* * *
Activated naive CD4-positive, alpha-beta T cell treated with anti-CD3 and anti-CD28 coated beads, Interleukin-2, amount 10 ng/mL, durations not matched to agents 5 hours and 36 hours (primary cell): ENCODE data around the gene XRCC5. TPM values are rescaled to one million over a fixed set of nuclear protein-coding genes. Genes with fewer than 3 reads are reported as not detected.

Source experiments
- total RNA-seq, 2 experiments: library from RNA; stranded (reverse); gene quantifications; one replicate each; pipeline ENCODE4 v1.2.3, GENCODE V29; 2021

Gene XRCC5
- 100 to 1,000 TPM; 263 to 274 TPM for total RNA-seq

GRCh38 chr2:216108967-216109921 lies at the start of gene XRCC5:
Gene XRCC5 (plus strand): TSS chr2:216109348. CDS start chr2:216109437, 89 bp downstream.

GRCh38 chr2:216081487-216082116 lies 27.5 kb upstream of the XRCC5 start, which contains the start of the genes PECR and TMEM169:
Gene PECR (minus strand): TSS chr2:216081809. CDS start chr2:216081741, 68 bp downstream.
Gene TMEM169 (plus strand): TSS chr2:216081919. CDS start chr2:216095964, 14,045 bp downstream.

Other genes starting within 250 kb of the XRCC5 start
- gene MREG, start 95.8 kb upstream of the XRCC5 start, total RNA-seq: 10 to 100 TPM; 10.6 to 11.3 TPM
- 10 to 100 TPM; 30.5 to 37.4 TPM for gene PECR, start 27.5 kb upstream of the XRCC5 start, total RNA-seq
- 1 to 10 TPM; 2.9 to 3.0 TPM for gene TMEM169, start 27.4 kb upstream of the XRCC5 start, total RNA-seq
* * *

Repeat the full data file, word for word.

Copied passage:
Activated naive CD4-positive, alpha-beta T cell treated with anti-CD3 and anti-CD28 coated beads, Interleukin-2, amount 10 ng/mL, durations not matched to agents 5 hours and 36 hours (primary cell): ENCODE data around the gene XRCC5. TPM values are rescaled to one million over a fixed set of nuclear protein-coding genes. Genes with fewer than 3 reads are reported as not detected.

Source experiments
- total RNA-seq, 2 experiments: library from RNA; stranded (reverse); gene quantifications; one replicate each; pipeline ENCODE4 v1.2.3, GENCODE V29; 2021

Gene XRCC5
- 100 to 1,000 TPM; 263 to 274 TPM for total RNA-seq

GRCh38 chr2:216108967-216109921 lies at the start of gene XRCC5:
Gene XRCC5 (plus strand): TSS chr2:216109348. CDS start chr2:216109437, 89 bp downstream.

GRCh38 chr2:216081487-216082116 lies 27.5 kb upstream of the XRCC5 start, which contains the start of the genes PECR and TMEM169:
Gene PECR (minus strand): TSS chr2:216081809. CDS start chr2:216081741, 68 bp downstream.
Gene TMEM169 (plus strand): TSS chr2:216081919. CDS start chr2:216095964, 14,045 bp downstream.

Other genes starting within 250 kb of the XRCC5 start
- gene MREG, start 95.8 kb upstream of the XRCC5 start, total RNA-seq: 10 to 100 TPM; 10.6 to 11.3 TPM
- 10 to 100 TPM; 30.5 to 37.4 TPM for gene PECR, start 27.5 kb upstream of the XRCC5 start, total RNA-seq
- 1 to 10 TPM; 2.9 to 3.0 TPM for gene TMEM169, start 27.4 kb upstream of the XRCC5 start, total RNA-seq